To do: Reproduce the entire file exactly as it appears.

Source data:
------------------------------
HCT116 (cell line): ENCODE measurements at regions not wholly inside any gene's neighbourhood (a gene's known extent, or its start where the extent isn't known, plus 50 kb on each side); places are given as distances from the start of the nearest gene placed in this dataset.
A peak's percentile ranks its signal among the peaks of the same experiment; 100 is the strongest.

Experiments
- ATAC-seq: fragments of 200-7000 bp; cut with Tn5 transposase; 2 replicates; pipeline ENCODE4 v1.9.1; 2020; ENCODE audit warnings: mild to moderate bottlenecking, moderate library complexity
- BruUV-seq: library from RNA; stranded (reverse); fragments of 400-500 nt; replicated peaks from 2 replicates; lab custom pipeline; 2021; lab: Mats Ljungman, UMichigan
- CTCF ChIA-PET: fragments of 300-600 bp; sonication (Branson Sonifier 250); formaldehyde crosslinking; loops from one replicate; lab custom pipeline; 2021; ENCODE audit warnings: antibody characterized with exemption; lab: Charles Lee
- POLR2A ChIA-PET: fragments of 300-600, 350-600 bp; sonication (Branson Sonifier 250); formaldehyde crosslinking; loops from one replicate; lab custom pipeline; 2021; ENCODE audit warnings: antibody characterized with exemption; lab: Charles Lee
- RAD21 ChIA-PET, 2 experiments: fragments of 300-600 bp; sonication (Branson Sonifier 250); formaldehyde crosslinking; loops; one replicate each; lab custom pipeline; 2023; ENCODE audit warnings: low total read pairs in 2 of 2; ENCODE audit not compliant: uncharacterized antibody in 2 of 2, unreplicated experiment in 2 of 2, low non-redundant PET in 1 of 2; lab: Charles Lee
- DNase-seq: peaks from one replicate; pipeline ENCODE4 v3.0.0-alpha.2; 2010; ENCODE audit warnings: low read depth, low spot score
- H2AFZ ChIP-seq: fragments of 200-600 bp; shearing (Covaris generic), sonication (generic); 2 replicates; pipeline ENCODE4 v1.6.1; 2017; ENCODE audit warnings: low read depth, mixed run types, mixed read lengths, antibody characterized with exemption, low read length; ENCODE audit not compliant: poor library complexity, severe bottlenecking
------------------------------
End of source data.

HCT116 (cell line): ENCODE measurements at regions not wholly inside any gene's neighbourhood (a gene's known extent, or its start where the extent isn't known, plus 50 kb on each side); places are given as distances from the start of the nearest gene placed in this dataset.
A peak's percentile ranks its signal among the peaks of the same experiment; 100 is the strongest.

Experiments
- ATAC-seq: fragments of 200-7000 bp; cut with Tn5 transposase; 2 replicates; pipeline ENCODE4 v1.9.1; 2020; ENCODE audit warnings: mild to moderate bottlenecking, moderate library complexity
- BruUV-seq: library from RNA; stranded (reverse); fragments of 400-500 nt; replicated peaks from 2 replicates; lab custom pipeline; 2021; lab: Mats Ljungman, UMichigan
- CTCF ChIA-PET: fragments of 300-600 bp; sonication (Branson Sonifier 250); formaldehyde crosslinking; loops from one replicate; lab custom pipeline; 2021; ENCODE audit warnings: antibody characterized with exemption; lab: Charles Lee
- POLR2A ChIA-PET: fragments of 300-600, 350-600 bp; sonication (Branson Sonifier 250); formaldehyde crosslinking; loops from one replicate; lab custom pipeline; 2021; ENCODE audit warnings: antibody characterized with exemption; lab: Charles Lee
- RAD21 ChIA-PET, 2 experiments: fragments of 300-600 bp; sonication (Branson Sonifier 250); formaldehyde crosslinking; loops; one replicate each; lab custom pipeline; 2023; ENCODE audit warnings: low total read pairs in 2 of 2; ENCODE audit not compliant: uncharacterized antibody in 2 of 2, unreplicated experiment in 2 of 2, low non-redundant PET in 1 of 2; lab: Charles Lee
- DNase-seq: peaks from one replicate; pipeline ENCODE4 v3.0.0-alpha.2; 2010; ENCODE audit warnings: low read depth, low spot score
- H2AFZ ChIP-seq: fragments of 200-600 bp; shearing (Covaris generic), sonication (generic); 2 replicates; pipeline ENCODE4 v1.6.1; 2017; ENCODE audit warnings: low read depth, mixed run types, mixed read lengths, antibody characterized with exemption, low read length; ENCODE audit not compliant: poor library complexity, severe bottlenecking